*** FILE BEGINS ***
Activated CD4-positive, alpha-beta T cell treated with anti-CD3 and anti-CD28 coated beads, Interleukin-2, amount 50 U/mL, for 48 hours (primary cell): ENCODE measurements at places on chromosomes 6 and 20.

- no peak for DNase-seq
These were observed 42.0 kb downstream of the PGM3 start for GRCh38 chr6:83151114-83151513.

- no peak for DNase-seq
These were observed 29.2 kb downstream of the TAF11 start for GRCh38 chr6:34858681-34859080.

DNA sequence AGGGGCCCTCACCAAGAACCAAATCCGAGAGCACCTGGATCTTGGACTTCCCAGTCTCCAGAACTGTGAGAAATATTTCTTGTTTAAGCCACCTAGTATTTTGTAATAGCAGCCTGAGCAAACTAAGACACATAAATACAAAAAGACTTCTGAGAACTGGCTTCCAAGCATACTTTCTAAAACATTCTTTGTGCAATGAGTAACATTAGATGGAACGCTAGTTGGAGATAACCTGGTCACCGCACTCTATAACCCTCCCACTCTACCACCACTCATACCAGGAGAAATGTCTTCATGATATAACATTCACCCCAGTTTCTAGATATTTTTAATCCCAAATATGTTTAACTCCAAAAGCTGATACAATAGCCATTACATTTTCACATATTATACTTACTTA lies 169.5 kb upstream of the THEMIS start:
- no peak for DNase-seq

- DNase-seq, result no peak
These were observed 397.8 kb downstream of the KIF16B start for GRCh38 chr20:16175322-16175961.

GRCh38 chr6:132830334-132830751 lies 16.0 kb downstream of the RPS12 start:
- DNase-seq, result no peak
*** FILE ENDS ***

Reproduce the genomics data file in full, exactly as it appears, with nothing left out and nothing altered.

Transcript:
Activated CD4-positive, alpha-beta T cell treated with anti-CD3 and anti-CD28 coated beads, Interleukin-2, amount 50 U/mL, for 48 hours (primary cell): ENCODE measurements at places on chromosomes 6 and 20.

- no peak for DNase-seq
These were observed 42.0 kb downstream of the PGM3 start for GRCh38 chr6:83151114-83151513.

- no peak for DNase-seq
These were observed 29.2 kb downstream of the TAF11 start for GRCh38 chr6:34858681-34859080.

DNA sequence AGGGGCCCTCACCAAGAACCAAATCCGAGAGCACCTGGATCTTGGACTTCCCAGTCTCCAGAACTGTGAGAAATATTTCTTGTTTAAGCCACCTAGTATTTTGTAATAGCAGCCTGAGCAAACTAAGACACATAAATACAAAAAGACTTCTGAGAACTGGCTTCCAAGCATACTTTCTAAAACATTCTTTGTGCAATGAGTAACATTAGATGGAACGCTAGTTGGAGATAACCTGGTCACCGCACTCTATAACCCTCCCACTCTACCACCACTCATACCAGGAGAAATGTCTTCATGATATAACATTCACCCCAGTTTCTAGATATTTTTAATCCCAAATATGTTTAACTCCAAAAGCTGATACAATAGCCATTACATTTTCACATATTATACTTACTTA lies 169.5 kb upstream of the THEMIS start:
- no peak for DNase-seq

- DNase-seq, result no peak
These were observed 397.8 kb downstream of the KIF16B start for GRCh38 chr20:16175322-16175961.

GRCh38 chr6:132830334-132830751 lies 16.0 kb downstream of the RPS12 start:
- DNase-seq, result no peak